If you are hosting an event at a public venue, you need to make sure the rules for infection control are followed. The responsible organiser can be prosecuted if an event at a public venue are not in compliance with the given regulations.
Requirements for events with up to 200 persons
- The premises or outdoors area for the public event must be large enough to host the expected number of participants.
- A distance of at least one metre should be kept between guests. This does not apply to those who are part of the same household or close circle of contacts.
- Only people who are healthy should be present.
- Not more than 200 persons should be gathered.
- A responsible organizer must be appointed.
- Keep an overview of who is present by writing down their names and contact details to allow for contact tracing.
- Make it easy for the participants [MT1] to wash their hands, both when they arrive and during the event.
- Employees or contractors responsible for the public event are not counted as part of the event.
- Table service is required at events with a licence to serve alcohol.
- Served alcohol is to be consumed by 00:30 am.
What is considered an event?
An event refers to a private event such as a confirmation, christening, wedding, birthday party and funeral, as well as a concert, seminar, trade fair, religious meeting and temporary market etc.
A flea market to raise money for a voluntary organization is not covered by the ban on events with more than 200 persons. The general advice on maintaining a distance of at least one metre between persons who are not part of the same household and keeping good hand hygiene still apply to flee markets.
What is considered a public place?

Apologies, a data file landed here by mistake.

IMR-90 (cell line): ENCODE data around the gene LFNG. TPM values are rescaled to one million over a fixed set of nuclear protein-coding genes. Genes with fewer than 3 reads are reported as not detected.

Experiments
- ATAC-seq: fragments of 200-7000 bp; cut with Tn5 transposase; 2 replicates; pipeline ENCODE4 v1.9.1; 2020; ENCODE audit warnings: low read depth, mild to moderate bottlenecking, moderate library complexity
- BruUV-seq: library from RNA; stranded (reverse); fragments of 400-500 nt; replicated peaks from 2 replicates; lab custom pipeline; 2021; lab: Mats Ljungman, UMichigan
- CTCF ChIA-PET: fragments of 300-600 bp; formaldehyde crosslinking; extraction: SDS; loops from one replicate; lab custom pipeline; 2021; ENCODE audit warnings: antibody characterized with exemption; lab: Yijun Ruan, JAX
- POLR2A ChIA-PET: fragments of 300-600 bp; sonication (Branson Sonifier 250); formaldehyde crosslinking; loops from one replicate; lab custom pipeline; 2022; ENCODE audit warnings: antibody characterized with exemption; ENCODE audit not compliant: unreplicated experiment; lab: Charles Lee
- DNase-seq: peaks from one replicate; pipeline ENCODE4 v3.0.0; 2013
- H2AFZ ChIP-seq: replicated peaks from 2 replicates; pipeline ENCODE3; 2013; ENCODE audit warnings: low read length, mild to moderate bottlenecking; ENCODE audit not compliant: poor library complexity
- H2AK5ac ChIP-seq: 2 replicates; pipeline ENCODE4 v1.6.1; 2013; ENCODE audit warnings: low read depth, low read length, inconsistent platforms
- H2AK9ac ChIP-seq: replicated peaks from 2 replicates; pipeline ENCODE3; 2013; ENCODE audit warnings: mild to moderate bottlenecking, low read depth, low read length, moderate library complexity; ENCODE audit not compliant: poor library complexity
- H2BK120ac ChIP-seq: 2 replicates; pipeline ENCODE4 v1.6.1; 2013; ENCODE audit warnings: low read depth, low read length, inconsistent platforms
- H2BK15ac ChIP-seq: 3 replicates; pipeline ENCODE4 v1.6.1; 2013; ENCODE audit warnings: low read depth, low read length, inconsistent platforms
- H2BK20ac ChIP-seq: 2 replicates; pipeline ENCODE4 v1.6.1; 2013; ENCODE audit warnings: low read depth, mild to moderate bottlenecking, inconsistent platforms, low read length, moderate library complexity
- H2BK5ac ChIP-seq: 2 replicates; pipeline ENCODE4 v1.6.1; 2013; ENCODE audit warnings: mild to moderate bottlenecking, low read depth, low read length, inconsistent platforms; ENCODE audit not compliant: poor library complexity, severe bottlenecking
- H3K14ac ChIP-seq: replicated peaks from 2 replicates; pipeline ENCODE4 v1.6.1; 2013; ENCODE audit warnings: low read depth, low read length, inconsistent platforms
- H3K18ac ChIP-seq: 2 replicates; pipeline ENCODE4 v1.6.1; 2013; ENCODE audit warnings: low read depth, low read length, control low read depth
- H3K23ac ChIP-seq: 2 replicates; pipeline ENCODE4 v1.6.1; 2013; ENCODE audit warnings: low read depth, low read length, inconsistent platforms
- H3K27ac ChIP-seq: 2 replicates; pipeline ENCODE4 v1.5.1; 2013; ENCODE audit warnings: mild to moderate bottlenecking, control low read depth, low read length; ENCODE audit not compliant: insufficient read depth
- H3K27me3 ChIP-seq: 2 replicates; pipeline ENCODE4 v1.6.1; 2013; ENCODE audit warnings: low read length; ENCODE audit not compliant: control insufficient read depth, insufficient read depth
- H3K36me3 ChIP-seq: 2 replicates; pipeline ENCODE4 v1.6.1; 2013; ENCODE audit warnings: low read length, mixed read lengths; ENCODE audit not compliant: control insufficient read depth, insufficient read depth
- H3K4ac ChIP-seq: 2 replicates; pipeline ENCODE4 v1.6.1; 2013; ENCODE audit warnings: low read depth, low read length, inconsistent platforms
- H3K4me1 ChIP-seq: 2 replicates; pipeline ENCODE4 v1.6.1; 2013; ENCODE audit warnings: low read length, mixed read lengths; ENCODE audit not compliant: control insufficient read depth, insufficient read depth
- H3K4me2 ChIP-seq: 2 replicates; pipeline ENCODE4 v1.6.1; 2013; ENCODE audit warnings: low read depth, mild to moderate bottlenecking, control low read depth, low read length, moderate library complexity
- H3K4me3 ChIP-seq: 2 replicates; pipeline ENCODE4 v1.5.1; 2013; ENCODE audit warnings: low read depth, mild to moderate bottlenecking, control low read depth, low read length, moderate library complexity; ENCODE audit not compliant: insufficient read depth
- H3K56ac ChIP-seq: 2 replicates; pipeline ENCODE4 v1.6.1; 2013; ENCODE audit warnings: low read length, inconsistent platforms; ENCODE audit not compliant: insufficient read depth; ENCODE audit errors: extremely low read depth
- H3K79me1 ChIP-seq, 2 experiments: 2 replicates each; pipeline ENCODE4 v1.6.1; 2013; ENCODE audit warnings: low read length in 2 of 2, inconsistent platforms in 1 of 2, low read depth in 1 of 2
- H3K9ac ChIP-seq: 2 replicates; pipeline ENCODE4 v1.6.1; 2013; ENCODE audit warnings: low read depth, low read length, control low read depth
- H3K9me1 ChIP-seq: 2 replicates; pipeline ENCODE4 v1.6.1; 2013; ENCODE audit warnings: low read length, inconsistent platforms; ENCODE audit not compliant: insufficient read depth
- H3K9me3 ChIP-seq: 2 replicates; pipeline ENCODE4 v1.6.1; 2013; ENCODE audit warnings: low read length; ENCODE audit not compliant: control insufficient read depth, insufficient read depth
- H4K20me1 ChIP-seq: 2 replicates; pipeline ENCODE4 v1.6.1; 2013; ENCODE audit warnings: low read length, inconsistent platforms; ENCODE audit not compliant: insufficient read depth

A public place refers to a place intended for public access or a place that the public frequent. The same applies to events in premises or outdoor areas that you can rent or borrow, including hotels, community centres, conference rooms and halls.
The responsible organiser should keep an overview of who is present, pass information on infection control on to those invited and make sure the rules are followed. The responsible organiser can either be you as the lessee (the person renting the premises) or the lessor (the owner/landlord renting out the premises). This should be agreed upon in advance, prior to hosting the event. If you rent a venue without a clear agreement with the lessor as to who is the responsible organiser, you yourself as the lessee will typically be held accountable.
At a private event, such as a confirmation at a smaller local venue, it will be natural for the person renting the venue (lessee) to be the responsible organiser. If you are hosting a wedding celebration at a hotel or similar venue it might be more natural for the owner of the entity (lessor) to be the responsible organiser.
Further information on public events
The Government provides answers to several questions related to events and the closing of some businesses. You can read these questions and answers at regjeringen.no (in Norwegian).
Read more about the recommendations for public events at the Norwegian Directorate of Health (in Norwegian).